A former teacher and snowboard instructor, Trudeau was first elected as an MP in 2008. He won again in 2011, but the Liberal party suffered its worst election showing ever. After the party leader resigned, Trudeau’s name began to be floated around as the next chief.

Trudeau, who has three children, initially said he was undecided due to his young family but eventually reconsidered and won the leadership election by a wide margin.

Support for the Liberals surged after his win but that goodwill had evaporated by the time the election got underway in August.

The tone was set by an early Conservative attack ad that claimed Trudeau wasn’t ready to be the country’s next prime minister and took aim at his looks with the comment, “Nice hair, though.”

“What Trudeau did was surprise the field, and he stiffened the spine of a lot of liberals who were wavering,” said Nelson Wiseman, a political scientist at the University of Toronto.

Trudeau also touted a path for Canada that he said was more ambitious than his opponents’. His slogan “Real Change” echoes Barack Obama’s successful “Hope and Change,” and Trudeau admires how, in his view, Obama transformed grassroots democracy.

Trudeau’s short political career has not been without its gaffes.

Critics say Trudeau’s comments and headline-grabbing events, such as challenging a Conservative senator to a televised boxing match and winning in 2012, lack gravitas. After Canada joined the coalition against Islamic State, he said humanitarian aid was better than “trying to whip out our (fighter jets) and show them how big they are”.

While his rise in politics may appear to have been swift, former interim Liberal party leader Bob Rae said Trudeau has been thinking about it much longer.

“From the time I met him, my sense was that he very much saw this as a long game for him. And one that only had one conclusion.”

($1 = 1.2930 Canadian dollars)

Copyright Reuters 2015

(Editing by Amran Abocar and Alan Crosby)

Liberal leader Justin Trudeau is accompanied by his mother, wife and children as he watches results at his election night headquarters in MontrealCanada's New Democratic Party leader Tom Mulcair sits with family members as he watches election results at a hotel in MontrealLiberal Party supporters kiss as they celebrate while watching results during Canada's federal election in MontrealConservative Party supporters react as they watch results of Canada's federal election in CalgaryFile photo of Justin Trudeau, son of former Canadian Prime Minister Pierre Trudeau, rests his head on his father's casket during a state funeral in MontrealFile photo of Canada's Prime Minister Pierre Trudeau greeting his sons Justin, Sacha and Michel after returning home from a foreign trip in OttawaLeader of the Liberal Party of Canada, Trudeau poses before he spars at the Paul Brown Boxfit boxing gym in TorontoLiberal leader Justin Trudeau is embraced by his Wife Sophie Gregoire as he watches results at his election night headquarters in MontrealLiberal leader Trudeau attends a rally with former Prime Minister Chretien in HamiltonLiberal leader Trudeau carries his son Hadrien as he enters the polling station to cast his vote in MontrealLiberal leader Trudeau waves during a campaign rally in North VancouverCanada's PM and Conservative leader Harper casts his ballot at a polling station in CalgaryLiberal Party leader Justin Trudeau gives his victory speech after Canada's federal election in MontrealLiberal Party leader Justin Trudeau gives his victory speech after Canada's federal election in MontrealCanada's Prime Minister Stephen Harper walks off the stage after giving his concession speech following Canada's federal election in CalgaryLiberal Party leader Justin Trudeau waves while accompanied by his wife Sophie Gregoire as he gives his victory speech after Canada's federal election in MontrealA Conservative Party supporter reacts as she watches results of Canada's federal election in CalgaryConservative Party supporters react as they watch results of Canada's federal election in Calgary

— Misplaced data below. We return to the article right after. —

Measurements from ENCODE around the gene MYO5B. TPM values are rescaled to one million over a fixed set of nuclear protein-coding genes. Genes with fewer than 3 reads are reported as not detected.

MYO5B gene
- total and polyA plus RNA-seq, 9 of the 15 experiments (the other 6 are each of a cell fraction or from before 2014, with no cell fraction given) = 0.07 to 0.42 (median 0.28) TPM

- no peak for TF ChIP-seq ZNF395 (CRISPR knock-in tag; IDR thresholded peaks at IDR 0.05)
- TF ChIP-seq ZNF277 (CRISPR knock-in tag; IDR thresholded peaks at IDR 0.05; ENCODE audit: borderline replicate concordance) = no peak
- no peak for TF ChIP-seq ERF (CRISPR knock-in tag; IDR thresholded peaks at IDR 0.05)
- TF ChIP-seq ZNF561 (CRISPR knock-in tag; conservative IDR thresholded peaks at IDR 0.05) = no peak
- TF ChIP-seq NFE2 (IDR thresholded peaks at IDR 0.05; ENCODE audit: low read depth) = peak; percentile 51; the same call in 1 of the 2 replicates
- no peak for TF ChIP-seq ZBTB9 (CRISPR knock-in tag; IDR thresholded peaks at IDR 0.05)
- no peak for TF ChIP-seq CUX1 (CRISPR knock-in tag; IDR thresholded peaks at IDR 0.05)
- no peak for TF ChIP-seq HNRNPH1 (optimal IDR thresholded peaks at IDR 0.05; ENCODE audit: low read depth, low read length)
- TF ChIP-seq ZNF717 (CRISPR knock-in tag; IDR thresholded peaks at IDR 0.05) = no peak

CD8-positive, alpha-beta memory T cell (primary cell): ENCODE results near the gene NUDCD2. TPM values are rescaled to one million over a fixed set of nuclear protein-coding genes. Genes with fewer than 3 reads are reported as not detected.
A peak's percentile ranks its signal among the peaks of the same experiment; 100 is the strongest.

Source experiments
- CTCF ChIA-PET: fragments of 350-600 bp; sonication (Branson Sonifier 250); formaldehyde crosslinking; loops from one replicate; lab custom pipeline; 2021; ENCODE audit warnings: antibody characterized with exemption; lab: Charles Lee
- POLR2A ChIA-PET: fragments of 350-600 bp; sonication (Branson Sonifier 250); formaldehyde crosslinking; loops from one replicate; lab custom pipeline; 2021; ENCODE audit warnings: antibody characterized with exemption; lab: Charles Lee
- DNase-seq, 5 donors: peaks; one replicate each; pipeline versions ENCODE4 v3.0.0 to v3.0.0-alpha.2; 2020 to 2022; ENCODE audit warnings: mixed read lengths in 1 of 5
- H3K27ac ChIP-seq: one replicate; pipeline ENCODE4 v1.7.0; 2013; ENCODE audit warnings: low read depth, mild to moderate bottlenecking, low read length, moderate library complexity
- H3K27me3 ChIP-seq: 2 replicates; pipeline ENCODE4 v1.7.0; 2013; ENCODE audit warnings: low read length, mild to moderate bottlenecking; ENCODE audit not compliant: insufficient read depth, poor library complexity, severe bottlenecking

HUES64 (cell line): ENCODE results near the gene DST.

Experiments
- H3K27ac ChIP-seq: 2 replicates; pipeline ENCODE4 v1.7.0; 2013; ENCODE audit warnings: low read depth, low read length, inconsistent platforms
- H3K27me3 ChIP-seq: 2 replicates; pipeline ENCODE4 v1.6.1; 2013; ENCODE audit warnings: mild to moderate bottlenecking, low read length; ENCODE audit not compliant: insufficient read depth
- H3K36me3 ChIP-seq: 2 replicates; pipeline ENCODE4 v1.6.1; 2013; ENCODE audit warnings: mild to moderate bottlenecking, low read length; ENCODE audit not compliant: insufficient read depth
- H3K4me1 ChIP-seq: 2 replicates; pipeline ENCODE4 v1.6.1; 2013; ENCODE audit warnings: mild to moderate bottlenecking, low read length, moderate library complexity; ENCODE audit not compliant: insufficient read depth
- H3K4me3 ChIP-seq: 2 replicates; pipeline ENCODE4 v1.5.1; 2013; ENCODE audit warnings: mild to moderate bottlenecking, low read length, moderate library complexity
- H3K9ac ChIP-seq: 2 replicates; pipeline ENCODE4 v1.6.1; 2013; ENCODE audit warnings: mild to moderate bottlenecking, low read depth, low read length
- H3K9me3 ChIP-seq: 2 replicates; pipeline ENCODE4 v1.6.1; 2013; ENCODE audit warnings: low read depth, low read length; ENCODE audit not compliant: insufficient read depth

Related stories on F&O:

~~~

Facts and Opinions is a boutique journal, of reporting and analysis in words and images, without borders. Independent, non-partisan and employee-owned, F&O is funded by you, our readers. We are ad-free and spam-free, and we do not solicit donations from partisan organizations. Please visit our Subscribe page to chip in at least .27 for one story or $1 for a day site pass. Please tell others about us, and follow us on Facebook and Twitter.